I followed the Food Network’s recipe to make marshmallows, a new dish for me. I halved the recipe—a mistake because I used a 13 x 9 pan to rest them in and this made a thin layer of marshmallow. (If you halve the recipe, I suggest using a 8 x 8 pan.)

This mistake turned out to be a good thing.

I needed to take a dessert to a family gathering so instead of slicing them into 1-inch squares, I sliced them into cracker-sized shapes for s’mores. It was perfect!

Family members loved this novelty dessert! If you want that “roasted over the fire” gooey taste, then layer a slice on top of a cracker, half of a Hershey’s chocolate bar and microwave for about 5 seconds. I preferred it unmelted (less messy) but everyone else preferred it melted.

Homemade marshmallows have to set for at least 4 hours or overnight so plan accordingly if you want to use them for your next campfire.

Sources

“Althaea (plant),” Wikipedia, 2020/10/12 https://en.wikipedia.org/wiki/Althaea_(plant).

“Homemade Marshmallows,” Food Network, 2020/10/12 https://www.foodnetwork.com/recipes/alton-brown/homemade-marshmallows-recipe-1953933.

“Marshmallow Root,” Mountain Rose Herbs, 2020/10/12 https://mountainroseherbs.com/marshmallow-root.

“What are the Benefits of Marshmallow Root?” MedicalNewsToday, 2020/10/12 https://www.medicalnewstoday.com/articles/324860.

Underground Railroad Location Inspires an Author

Fellow author and friend, Bettie Boswell, shares historical inspiration for her debut novel. Welcome to Historical Nibbles, Bettie!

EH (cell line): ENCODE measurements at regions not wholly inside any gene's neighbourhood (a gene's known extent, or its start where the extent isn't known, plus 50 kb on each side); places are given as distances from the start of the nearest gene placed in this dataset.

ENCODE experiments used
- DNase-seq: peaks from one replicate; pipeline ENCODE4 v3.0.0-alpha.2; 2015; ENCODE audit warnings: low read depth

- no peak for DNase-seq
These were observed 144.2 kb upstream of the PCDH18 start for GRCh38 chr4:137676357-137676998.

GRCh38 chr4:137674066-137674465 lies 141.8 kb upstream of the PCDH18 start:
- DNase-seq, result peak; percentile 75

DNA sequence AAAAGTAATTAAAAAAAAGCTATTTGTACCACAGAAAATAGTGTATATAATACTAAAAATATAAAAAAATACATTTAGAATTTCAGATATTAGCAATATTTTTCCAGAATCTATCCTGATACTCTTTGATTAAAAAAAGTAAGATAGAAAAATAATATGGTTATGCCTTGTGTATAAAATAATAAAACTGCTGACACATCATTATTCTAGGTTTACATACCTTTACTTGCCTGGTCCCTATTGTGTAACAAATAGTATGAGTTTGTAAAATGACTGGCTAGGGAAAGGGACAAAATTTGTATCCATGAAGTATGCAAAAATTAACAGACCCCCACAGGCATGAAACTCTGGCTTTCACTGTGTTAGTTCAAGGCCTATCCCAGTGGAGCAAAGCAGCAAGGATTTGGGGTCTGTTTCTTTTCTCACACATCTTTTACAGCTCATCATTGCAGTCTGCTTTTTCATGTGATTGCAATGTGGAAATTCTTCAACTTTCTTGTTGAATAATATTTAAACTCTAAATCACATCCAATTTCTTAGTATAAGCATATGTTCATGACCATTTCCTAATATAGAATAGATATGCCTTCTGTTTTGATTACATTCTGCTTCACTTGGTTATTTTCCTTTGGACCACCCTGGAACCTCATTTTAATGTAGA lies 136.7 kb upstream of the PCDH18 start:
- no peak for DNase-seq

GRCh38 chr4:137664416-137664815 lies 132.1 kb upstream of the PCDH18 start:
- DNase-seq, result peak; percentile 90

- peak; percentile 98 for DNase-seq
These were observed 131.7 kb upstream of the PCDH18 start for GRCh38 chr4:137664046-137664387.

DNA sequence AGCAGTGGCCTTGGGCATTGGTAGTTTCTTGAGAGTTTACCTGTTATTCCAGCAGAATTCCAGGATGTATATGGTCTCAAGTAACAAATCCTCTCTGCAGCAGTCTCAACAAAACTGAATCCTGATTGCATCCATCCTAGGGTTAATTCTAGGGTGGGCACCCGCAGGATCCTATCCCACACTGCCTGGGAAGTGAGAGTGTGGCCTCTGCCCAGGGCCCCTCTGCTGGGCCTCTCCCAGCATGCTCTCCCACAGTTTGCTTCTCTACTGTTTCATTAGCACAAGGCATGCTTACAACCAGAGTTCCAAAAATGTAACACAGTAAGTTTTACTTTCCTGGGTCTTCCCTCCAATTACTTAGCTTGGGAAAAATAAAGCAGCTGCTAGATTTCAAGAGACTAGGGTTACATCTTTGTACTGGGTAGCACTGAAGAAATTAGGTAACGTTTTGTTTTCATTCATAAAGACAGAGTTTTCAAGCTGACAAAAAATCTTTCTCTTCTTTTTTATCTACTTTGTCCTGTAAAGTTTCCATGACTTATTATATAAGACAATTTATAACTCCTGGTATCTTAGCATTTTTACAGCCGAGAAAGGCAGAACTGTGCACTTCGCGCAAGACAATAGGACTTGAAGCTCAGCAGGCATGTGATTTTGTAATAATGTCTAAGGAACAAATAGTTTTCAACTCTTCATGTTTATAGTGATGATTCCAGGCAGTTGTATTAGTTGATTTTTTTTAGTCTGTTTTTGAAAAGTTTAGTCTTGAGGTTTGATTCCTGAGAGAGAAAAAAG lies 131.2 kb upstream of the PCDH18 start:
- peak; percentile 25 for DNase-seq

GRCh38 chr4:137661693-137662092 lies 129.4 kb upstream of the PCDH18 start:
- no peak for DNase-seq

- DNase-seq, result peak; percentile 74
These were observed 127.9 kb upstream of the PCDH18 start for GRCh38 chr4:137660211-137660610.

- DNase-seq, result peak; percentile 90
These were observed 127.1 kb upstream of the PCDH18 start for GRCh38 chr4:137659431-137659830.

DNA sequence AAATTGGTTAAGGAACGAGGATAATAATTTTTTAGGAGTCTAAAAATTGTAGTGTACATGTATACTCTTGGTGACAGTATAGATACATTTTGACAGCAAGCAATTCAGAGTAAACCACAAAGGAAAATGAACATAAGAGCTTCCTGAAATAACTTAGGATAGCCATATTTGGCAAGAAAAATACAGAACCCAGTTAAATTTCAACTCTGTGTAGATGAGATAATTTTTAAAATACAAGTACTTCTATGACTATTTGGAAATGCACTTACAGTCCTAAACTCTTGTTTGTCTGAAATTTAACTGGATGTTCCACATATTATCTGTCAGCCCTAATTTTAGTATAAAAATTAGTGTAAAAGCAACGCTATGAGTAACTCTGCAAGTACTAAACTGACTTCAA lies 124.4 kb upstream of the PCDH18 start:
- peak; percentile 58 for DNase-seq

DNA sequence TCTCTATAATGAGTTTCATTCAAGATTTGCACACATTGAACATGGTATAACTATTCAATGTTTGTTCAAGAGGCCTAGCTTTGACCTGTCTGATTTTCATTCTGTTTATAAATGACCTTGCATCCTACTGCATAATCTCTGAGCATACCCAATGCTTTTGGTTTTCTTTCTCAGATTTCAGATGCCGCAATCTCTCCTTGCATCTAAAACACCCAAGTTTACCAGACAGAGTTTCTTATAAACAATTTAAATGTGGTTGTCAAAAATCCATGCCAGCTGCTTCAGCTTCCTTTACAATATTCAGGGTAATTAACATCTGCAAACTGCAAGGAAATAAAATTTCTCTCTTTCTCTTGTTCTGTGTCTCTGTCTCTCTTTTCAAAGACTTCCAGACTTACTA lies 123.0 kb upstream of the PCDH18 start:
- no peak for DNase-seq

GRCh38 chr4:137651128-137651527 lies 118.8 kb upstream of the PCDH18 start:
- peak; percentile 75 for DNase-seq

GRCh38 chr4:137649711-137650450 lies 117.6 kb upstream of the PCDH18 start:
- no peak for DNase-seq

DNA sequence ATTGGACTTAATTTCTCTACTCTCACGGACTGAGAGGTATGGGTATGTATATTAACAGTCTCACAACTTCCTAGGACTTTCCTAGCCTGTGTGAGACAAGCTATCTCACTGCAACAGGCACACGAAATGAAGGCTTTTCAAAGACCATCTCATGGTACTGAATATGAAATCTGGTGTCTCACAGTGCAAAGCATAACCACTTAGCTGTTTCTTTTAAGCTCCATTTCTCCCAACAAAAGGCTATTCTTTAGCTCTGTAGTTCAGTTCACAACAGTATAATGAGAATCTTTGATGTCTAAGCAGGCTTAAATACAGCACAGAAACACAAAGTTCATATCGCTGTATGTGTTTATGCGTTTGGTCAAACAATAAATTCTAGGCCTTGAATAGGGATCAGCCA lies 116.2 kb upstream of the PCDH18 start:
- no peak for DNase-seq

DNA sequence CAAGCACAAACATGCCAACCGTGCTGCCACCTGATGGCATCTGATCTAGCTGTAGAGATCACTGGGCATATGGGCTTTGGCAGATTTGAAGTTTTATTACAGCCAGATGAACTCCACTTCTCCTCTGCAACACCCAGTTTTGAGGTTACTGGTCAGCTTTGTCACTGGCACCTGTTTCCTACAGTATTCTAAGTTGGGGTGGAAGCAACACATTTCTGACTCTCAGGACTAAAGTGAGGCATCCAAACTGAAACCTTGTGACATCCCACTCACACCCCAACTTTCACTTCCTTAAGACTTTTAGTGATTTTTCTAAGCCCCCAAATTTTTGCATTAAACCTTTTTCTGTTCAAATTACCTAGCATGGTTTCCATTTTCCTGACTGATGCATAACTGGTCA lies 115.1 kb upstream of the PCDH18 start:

by Bettie Boswell

Setting is important to any story, and though my debut novel is a contemporary Christian romance, a historical backdrop plays a major role. My heroine in On Cue has written a musical involving her town’s involvement in the Underground Railroad, in order to save the local historical museum from financial ruin. One of the featured homes in the story was inspired by a real station on that road to freedom for many people escaping slavery, the Lathrop Home in Sylvania, Ohio.

For many years family lore claimed the home as part of a lesser used route to freedom in Canada but there was no actual proof until a renovation took place in the late 1930’s. The new construction uncovered a hidden room next to a brick oven in the basement of the Lathrop’s home. Lucian and Larissa Lathrop, the original home owners, held strong religious beliefs that led them to support the Underground Railroad despite laws that forbade their involvement. They along with their neighbors, David and Clarissa Harroun, helped the runaways by hiding them in that secret room or in the Harroun barn (now part of the Flower Hospital complex) and then made arrangements for the travelers to head north to Detroit where they could cross the river into Canada. David Harroun had a wagon with a false bottom so he could transport former slaves up and down the trail to freedom. There was a known slave catcher in the nearby Maumee area so the Sylvania families did face danger in their endeavors. Making the choice to save the life of a former slave proved their dedication to aide a fellow human.